I’m trying my best to live out the lyrics to Jimmy Buffett’s song “Trying to Reason with Hurricane Season” this week during my family’s annual trip to the Florida Keys. There was some trepidation as we headed down, knowing Hurricane/Tropical Storm Elsa was projected to at least swoop by, but deposits were paid and my youngest brother’s family was flying in from Phoenix.
Hurricanes be damned.
So far it appears to have been the right decision. The Mobile area has been targeted by so many storms in the past year, tropical storms have almost become laughable. Preparation for any named storm not proceeded by the adjective “Cat” is strictly handled in the wine and beer aisles at Publix. We’re getting 30 mph winds here Tuesday morning. Even White Claw can handle that, and it tastes great with corn flakes!
But my brother has been living in the desert for 15 years, his wife is from the Midwest and his kids had gone 120 days in a row without seeing rain until a small band hit us Monday. So we have to be mindful not everyone is as battle-tested as the rest of us. Still, I was proud when one of my young desert nieces said she wanted to go out and play in the howling rainstorm. It’s nice to know she has the genetic lack of respect for tropical cyclones most of us who live along the Gulf Coast possess.
It’s all what you’re used to. I’m sure if we were in Phoenix and a massive dust storm kicked up, or my face started to melt off from the ridiculous heat, my brother’s family would treat me like a nervous house pet. “It’s just a haboob! No reason to worry! Just rinse the sand out of your eyes and nostrils, and you’ll be fine!” they might say. “Oh, and don’t let the dust get into your melted skin, it’s very hard to get out.”
Elsa mostly is just going to ruin some fishing/snorkeling time, which just means more time indoors eating and drinking. I suppose as far as disruptive storms go, she’s treating us fairly well. We’re in Islamorada, in the northern part of the Keys, and not even technically in the “Cone of Death.”
We stopped in Miami for several hours on the way down on Friday to meet my brother and hang out at his pool on South Beach. When I was in college, I visited Miami quite a bit, but it had been a very long time since I visited Miami Beach. It lived up to what I remembered.
We tried to park across the street from the very swank hotel to save a couple of bucks when we saw a sign for “only” $20. The garage was super sketchy, they wanted cash upfront and it turned out to be essentially $20 an hour, not overall. But we’d committed to driving down the dark entry ramp. I was cashless, so the guy cheerily directed me to an ATM across the street. It was in an empty, glassed-in office sitting by itself and looked like it should dispense heroin and needles. For some strange reason, an attractive young woman in a bikini was using this as the backdrop for a photo shoot. No kidding.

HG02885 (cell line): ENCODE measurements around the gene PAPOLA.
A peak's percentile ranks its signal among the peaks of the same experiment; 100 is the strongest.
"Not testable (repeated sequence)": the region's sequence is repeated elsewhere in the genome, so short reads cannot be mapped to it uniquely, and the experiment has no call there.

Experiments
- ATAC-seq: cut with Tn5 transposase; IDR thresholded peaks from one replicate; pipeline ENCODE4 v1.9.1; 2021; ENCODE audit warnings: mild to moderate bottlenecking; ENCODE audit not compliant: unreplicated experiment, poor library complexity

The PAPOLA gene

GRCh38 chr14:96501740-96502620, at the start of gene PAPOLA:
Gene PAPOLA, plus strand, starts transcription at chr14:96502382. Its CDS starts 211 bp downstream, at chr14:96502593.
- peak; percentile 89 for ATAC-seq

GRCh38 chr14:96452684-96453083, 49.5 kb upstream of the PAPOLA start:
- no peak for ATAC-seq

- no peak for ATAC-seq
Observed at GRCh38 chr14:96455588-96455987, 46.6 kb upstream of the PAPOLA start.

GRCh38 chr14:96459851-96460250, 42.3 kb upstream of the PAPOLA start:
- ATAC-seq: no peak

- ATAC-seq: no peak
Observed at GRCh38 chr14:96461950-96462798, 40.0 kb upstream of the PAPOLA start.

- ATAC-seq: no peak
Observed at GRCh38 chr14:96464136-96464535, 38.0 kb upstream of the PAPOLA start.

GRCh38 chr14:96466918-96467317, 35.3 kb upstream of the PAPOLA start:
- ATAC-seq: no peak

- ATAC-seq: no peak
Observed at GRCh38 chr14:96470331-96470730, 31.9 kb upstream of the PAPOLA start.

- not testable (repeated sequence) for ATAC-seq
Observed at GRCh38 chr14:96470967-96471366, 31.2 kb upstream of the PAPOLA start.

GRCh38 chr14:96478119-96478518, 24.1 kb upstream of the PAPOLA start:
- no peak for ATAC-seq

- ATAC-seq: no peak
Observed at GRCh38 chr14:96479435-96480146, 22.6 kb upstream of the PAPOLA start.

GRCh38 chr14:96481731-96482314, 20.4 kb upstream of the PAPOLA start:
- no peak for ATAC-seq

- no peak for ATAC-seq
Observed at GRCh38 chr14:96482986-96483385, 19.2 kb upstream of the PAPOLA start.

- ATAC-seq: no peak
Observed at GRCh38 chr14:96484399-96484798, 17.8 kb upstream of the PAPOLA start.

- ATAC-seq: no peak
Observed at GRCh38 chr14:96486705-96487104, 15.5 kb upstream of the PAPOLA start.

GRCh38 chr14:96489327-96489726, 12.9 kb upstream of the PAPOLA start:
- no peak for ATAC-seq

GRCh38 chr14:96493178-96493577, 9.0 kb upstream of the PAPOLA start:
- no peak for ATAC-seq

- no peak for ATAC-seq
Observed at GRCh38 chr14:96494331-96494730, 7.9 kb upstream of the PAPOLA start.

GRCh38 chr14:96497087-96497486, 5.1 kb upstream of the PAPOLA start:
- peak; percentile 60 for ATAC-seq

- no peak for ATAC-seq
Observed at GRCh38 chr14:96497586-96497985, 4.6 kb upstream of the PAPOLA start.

I was sure the ATM would shoot all of my credit card information directly into the phone of the guy at the sketchy parking garage, so I went back over, got in the car and we went to valet the car at the hotel. Yes, it was expensive, but our car was not set on fire.
The hotel was beautiful and the pool area was primed for people watching. We eventually went for a late lunch at a really cool Cuban diner and then got back into the clog that is Miami traffic.
The absolute 180-degree attitude difference between the Keys and Miami, even though they’re physically close, never fails to amaze me. I first fell in love with Islamorada after sailing from Miami to the famed Tiki Bar while in college a couple of times. The first time, we almost sank my roommate’s father’s boat. We knocked a grapefruit-sized hole in the bottom of it and The Shamrock was going under about the time we got into the dock and the industrial pumps came out and saved her. For some reason, my roomie and his girlfriend went and got a hotel room and left me and another guy to sleep on the still-leaking boat. I would sleep with my hand hanging off the bunk and when it got wet, I’d get up and turn on the pumps for a few minutes.
The second time, we got stranded in Biscayne Bay overnight during a huge winter squall. The radio was broken, the engine had no oil and the mast couldn’t handle high winds, so we were screwed. A large boat motored over to see if we were OK and came within six inches of putting its anchor through the side of our boat. Honestly, if it would have gotten me out of a night on a boat in six-foot seas, I’d gladly have watched my friend’s sailboat go to the bottom.
I can’t help but remember those adventures every time I come down here. It’s been 10 years in a row now with the family, but a Chevy Chase-style European vacation we’ve promised ourselves next summer will probably end the streak, unless I hit the Florida Lottery on the way home.
Maybe it is the closing of a chapter here. Ulysses heads off to college in a month, and next summer at this time, Ursula will be in the same position. My eldest niece, Heidi, will also be a high school graduate by July 2022. Who knows what we’ll be doing by the time we can resume the tradition in 2023. The younger kids will probably want to bring friends and the older kids may be too busy with life to vacation with us.
But I’m sure we’ll be back. As Jimmy says of the Keys, “It cleans me out, then I can go on.”
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